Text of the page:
"The idea is that Hannibal is always eating people, regardless of what he’s feeding you. So I wanted it to look like something that could be lamb’s tongue but probably was a people tongue. Lambs’ tongues are so homely, and once you cook them they just look creepy and unappetizing, and what I want more than anything is for the food to look so delicious that you want to reach into the screen and try it, even though you know it’s people. It’s the personification of Hannibal. He’s the Devil. Why do you like him? Why do you want to get to know him? Why do you want to eat these tongues? They’re people!"
How Hannibal's food stylist, Janice Poon, creates hypothetical human meat
posted by Room 641-A at 6:40 PM - 41 comments

The Millennial Depeche Mode?

The New Division has a new album... Gemini. It's very New Wave 3.0 you can stream it here John Kunkel began writing new wave/synth pop songs in 2005 while attending California Baptist University in Riverside, California, heavily inspired by bands such as New Order and Depeche Mode. Over the next few years, the New Division began to develop into a full band, with Michael Janz and Mark Michalski joining Kunkel on synthesizer, and Brock Woolsey contributing guitar. The group gigged heavily around Riverside, developing its modern take on '80s-inspired sounds, and began digitally self-releasing singles and EPs in 2010. start here: Introspection a little darker here: Alive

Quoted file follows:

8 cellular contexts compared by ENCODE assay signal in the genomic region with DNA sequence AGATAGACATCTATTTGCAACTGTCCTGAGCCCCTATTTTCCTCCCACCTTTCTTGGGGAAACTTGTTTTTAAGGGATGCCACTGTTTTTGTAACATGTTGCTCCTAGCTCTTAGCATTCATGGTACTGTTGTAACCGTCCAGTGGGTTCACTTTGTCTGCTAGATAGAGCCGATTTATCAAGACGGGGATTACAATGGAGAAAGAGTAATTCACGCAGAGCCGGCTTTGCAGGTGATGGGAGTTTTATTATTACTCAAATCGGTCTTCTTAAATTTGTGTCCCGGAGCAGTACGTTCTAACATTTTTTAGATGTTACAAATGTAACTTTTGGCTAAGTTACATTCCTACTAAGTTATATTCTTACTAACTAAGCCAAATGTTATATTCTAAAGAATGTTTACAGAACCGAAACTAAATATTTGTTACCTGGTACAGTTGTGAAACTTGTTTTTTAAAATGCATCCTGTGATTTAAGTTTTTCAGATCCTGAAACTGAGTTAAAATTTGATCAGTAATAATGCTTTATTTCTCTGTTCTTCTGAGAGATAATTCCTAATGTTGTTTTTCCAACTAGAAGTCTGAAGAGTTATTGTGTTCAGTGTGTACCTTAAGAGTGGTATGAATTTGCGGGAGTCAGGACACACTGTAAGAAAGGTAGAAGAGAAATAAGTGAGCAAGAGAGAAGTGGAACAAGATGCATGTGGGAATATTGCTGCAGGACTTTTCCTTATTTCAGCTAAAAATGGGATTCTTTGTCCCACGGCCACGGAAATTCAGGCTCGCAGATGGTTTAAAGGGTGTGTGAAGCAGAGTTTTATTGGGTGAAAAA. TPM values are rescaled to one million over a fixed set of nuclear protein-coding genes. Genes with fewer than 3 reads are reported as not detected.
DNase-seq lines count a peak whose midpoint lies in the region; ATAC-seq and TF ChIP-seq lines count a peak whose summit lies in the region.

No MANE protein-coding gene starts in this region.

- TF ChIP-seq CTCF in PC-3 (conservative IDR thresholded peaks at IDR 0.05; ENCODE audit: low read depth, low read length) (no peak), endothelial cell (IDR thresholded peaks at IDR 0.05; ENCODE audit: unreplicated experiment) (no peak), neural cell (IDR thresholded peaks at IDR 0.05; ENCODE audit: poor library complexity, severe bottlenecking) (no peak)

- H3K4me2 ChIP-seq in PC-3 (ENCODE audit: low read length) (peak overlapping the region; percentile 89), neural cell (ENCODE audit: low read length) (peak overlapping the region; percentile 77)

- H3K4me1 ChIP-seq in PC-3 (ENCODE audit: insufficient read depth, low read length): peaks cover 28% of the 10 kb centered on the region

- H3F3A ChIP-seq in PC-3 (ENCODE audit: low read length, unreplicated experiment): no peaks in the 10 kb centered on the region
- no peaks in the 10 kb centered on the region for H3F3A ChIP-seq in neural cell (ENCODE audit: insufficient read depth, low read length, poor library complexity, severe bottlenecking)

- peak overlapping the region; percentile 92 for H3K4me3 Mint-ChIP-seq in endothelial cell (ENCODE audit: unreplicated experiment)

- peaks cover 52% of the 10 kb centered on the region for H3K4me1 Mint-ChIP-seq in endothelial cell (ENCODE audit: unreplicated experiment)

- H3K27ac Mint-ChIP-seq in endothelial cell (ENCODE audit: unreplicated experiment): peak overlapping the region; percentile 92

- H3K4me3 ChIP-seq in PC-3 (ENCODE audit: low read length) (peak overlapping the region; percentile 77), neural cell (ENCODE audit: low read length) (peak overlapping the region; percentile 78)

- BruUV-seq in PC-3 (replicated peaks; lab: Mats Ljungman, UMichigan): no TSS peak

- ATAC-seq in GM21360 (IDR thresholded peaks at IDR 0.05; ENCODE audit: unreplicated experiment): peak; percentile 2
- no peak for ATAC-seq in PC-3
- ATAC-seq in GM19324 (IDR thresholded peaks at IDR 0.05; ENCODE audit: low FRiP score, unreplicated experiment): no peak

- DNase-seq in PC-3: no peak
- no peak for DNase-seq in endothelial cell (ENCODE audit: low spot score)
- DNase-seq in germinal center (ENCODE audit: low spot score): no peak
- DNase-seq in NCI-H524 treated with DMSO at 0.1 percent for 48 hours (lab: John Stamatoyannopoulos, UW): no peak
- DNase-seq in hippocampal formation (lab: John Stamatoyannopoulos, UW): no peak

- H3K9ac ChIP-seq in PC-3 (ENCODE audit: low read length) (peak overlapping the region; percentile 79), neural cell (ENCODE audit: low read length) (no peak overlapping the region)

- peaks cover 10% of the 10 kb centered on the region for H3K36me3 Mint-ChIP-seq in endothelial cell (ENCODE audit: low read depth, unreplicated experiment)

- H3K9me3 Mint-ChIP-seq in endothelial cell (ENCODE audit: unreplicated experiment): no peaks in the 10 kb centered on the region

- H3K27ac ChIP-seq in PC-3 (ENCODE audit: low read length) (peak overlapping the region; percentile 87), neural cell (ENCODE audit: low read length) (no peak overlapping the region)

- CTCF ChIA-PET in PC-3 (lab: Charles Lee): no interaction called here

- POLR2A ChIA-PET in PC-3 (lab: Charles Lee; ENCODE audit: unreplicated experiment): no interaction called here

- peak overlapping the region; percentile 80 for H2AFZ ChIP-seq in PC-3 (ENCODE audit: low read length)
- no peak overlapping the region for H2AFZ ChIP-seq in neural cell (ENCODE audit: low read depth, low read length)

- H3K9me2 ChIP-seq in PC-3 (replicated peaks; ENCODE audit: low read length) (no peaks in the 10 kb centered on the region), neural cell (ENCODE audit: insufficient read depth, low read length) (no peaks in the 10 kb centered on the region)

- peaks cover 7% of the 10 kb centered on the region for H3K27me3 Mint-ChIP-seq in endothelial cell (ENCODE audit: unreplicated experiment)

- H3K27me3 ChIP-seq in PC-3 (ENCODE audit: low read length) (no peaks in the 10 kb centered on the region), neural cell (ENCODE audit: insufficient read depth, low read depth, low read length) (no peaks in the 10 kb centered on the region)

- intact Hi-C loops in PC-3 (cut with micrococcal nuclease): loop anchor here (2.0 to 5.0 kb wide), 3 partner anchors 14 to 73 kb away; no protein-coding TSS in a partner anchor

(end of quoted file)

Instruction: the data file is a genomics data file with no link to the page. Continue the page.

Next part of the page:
posted by bobdow at 6:39 PM - 10 comments

"I try to be as responsive as I know how."

The Ultra Hal chatbot converses with itself. Ultra Hal is a learning chatbot and virtual assistant from zabbaware, as well as a $29 ticket to an Uncanny Valley of sexism, materialism and banality.
posted by snuffleupagus at 6:26 PM - 32 comments

The best New Works in every department of Literature

Well before Netflix, there was the circulating library. Although circulating libraries large and small were well-established in Britain by the middle of the eighteenth century--some of them, perhaps most (in)famously the Minerva Press, becoming publishing houses themselves--the most powerful circulating libraries came into being during the Victorian era. [more inside]
posted by thomas j wise at 3:09 PM - 6 comments

He's My Guy